Leukemia Finding Could Key for Future Lymphoma Treatments

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According to researchers, a radical new form of immune therapy has unexpectedly helped a small group of patients with advanced, difficult-to-treat leukemia.

In an effort to treat lymphocytic leukemia (CLL) which had not responded to any other therapies, scientists developed a genetically modified version of the patients’ own T cells (immune cells) and injected them into three patients to specifically target the CLL cells. A year later, the patients are now in remission.

In essence, researchers successfully used gene transfer therapy to kill cancer cells precisely in the manner they were hoping for. This could mean big things down the line for lymphoma, ovarian cancer and lung tumors.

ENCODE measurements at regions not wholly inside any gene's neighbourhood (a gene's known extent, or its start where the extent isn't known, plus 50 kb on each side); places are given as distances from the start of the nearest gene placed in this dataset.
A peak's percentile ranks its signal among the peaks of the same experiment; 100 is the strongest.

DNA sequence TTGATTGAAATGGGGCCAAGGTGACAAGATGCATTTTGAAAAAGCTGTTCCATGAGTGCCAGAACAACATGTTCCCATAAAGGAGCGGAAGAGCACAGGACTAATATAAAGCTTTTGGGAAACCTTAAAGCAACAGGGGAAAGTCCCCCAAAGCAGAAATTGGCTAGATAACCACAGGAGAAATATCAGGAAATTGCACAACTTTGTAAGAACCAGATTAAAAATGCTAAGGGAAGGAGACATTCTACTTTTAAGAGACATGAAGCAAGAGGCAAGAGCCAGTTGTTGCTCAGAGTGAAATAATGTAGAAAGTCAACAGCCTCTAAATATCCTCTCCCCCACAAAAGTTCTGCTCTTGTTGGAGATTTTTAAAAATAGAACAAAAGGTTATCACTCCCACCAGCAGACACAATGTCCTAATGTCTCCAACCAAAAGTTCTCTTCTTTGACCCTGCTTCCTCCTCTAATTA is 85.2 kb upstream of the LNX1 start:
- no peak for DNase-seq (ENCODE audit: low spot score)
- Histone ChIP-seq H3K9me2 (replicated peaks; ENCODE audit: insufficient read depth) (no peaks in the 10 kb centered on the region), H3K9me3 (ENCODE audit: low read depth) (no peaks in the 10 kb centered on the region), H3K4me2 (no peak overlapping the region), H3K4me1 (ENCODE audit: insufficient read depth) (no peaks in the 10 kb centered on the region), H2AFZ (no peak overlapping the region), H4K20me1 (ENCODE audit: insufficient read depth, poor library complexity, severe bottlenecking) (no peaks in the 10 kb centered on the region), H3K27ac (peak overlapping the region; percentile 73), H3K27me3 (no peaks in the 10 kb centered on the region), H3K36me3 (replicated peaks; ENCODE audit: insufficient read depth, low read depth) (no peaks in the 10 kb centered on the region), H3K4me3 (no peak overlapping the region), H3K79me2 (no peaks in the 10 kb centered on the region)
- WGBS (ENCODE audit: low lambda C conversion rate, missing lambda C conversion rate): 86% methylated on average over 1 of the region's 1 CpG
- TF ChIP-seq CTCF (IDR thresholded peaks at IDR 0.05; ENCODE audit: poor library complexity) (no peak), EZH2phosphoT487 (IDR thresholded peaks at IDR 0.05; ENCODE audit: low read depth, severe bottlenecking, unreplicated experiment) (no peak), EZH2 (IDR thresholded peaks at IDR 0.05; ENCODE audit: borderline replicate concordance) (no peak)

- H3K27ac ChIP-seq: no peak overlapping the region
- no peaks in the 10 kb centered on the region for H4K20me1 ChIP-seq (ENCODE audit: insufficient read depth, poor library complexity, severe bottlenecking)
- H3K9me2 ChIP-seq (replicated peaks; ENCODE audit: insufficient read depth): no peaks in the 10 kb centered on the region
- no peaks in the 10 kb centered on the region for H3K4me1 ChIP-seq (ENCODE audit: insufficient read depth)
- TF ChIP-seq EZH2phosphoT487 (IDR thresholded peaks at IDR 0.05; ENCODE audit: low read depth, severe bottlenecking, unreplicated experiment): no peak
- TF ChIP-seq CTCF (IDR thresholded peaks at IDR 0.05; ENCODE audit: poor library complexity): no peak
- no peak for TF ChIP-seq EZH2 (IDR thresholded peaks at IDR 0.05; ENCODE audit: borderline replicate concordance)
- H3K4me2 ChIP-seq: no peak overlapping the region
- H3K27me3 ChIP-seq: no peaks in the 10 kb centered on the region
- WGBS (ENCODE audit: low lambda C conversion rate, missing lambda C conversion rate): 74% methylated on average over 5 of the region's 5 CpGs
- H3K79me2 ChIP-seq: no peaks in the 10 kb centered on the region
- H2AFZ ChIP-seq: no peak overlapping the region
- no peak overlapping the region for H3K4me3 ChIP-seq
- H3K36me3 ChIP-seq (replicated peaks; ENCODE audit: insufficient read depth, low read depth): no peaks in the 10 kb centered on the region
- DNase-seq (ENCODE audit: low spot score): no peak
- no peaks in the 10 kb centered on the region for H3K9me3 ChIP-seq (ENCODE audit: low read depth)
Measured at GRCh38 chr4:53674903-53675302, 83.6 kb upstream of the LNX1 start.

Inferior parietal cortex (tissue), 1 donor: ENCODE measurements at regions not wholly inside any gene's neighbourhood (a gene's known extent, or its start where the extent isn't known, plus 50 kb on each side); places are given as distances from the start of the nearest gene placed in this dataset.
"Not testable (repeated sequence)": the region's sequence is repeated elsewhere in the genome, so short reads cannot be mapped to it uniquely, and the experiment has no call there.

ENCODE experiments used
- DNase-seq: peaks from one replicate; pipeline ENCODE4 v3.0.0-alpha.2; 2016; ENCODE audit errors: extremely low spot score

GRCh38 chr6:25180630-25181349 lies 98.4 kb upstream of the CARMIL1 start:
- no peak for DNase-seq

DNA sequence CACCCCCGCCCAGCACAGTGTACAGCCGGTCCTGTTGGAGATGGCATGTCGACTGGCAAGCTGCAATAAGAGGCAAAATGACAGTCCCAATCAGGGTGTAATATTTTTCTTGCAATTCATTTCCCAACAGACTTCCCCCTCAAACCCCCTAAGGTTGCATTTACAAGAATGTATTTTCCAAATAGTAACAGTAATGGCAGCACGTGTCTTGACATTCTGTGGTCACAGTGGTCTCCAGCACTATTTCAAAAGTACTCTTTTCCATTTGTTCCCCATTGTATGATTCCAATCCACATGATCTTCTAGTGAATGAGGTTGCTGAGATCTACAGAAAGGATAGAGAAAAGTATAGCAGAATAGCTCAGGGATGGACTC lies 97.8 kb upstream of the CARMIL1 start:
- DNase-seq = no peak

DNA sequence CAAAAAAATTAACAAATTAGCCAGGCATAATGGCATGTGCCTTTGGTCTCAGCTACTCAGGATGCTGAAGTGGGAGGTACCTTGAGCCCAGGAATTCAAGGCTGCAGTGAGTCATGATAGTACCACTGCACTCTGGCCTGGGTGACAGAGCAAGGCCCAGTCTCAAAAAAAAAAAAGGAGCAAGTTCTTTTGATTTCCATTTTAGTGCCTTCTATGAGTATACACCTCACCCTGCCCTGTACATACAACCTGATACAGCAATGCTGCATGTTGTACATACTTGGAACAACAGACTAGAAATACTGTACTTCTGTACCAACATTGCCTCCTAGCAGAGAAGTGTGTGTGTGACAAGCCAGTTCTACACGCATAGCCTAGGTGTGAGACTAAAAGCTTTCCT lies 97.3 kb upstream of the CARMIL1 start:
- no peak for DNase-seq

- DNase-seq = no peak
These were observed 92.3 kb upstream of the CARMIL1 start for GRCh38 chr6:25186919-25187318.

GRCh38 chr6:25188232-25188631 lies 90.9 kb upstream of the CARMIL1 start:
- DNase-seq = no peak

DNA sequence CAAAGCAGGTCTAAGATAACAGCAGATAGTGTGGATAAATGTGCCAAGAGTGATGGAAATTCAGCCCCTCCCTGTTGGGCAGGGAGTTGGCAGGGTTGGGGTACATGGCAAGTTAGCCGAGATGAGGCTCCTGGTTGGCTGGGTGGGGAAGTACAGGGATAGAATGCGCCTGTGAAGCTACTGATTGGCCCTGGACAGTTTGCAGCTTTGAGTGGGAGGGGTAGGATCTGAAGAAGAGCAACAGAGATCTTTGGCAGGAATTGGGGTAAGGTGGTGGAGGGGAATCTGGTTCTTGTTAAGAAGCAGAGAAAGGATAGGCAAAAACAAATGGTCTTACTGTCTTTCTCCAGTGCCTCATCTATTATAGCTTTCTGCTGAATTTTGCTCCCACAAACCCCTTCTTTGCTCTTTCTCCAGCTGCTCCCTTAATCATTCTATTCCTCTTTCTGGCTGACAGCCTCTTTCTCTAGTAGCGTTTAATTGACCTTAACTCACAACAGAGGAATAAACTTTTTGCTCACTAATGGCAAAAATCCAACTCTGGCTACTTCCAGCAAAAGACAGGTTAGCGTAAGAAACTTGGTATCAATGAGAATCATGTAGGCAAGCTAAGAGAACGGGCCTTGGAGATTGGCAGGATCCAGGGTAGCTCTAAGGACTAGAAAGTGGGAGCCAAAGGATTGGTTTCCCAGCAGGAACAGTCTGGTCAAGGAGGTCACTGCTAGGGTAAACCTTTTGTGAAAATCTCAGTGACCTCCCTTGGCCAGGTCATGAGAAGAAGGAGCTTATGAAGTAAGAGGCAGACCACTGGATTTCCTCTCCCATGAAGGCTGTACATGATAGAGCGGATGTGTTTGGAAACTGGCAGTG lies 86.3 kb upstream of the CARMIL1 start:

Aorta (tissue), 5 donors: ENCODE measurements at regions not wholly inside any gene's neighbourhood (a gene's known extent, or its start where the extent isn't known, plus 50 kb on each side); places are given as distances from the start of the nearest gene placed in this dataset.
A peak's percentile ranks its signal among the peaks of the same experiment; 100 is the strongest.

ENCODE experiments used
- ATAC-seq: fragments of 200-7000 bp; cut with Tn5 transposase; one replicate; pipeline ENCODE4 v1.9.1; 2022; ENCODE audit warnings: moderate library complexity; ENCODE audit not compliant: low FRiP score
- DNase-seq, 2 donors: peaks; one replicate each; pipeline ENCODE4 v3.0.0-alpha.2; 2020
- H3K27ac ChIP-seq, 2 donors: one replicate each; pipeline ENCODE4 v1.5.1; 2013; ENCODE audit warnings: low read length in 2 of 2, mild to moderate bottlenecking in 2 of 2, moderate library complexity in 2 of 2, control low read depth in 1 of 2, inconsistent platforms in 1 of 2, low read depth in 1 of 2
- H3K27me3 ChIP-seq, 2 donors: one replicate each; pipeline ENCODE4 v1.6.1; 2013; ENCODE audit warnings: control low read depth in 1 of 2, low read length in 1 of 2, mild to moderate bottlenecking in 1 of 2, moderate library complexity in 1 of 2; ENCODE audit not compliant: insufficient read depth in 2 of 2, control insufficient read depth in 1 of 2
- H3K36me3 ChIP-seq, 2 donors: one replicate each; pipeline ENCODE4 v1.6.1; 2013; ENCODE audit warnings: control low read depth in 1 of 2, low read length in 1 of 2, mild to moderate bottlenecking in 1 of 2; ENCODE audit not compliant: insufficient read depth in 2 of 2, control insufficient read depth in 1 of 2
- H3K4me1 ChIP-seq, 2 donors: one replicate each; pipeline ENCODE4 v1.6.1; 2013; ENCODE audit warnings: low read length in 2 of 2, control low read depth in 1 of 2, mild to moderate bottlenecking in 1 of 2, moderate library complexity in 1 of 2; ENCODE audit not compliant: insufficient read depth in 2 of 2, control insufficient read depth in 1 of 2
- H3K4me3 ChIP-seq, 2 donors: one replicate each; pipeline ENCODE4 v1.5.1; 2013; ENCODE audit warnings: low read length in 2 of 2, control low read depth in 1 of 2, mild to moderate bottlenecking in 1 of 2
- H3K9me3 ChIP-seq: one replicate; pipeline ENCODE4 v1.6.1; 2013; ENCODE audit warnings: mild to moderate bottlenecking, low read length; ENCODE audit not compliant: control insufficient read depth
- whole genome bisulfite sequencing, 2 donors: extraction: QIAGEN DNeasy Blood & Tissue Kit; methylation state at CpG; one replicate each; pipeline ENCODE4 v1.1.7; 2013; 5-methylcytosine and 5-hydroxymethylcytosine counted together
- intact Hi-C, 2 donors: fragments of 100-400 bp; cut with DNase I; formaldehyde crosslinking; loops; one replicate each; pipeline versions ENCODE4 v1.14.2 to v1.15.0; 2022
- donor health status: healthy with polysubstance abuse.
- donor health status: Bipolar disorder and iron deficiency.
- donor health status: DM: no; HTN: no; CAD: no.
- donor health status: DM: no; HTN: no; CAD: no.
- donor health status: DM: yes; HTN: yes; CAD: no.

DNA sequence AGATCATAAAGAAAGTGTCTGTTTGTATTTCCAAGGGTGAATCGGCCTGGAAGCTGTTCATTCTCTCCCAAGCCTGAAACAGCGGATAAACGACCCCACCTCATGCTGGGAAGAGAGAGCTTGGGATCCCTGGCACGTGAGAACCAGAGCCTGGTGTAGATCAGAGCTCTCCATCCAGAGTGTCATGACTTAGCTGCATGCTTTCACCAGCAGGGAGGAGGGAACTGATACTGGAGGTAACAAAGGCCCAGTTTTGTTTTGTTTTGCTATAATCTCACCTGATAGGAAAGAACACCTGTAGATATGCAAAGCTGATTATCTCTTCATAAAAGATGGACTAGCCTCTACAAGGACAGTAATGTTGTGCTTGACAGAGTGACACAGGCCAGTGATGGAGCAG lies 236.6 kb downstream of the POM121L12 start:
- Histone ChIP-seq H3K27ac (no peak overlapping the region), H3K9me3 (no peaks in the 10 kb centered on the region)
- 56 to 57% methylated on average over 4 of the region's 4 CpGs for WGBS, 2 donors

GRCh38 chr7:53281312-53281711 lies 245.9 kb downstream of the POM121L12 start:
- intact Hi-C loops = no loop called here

"This approach to adaptive therapy with T cells is different and better [than previous immunotherapy attempts] because the cells are long-lived once they're transferred and active over a period of time," said William Chambers, director of the Clinical Cancer Research and Immunology Program at the American Cancer Society. "And it seems that a small number of them actually have a big impact," he noted. "This is going to prove useful and important."

"This turned every genetically modified T cell into a tumor-seeking missile," explained Bruce Levine, co-author of both papers and associate professor of pathology and laboratory medicine at the University of Pennsylvania's Abramson Cancer Center in Philadelphia.

"The results were quite striking considering that each of these patients had been undergoing the best conventional medicine could give," said Levine. "When you look at the responses these patients achieved and the time frame in which they achieved them, it's extraordinarily remarkable."

The researchers presented their findings Aug. 10 in the New England Journal of Medicine and Science Translational Medicine.

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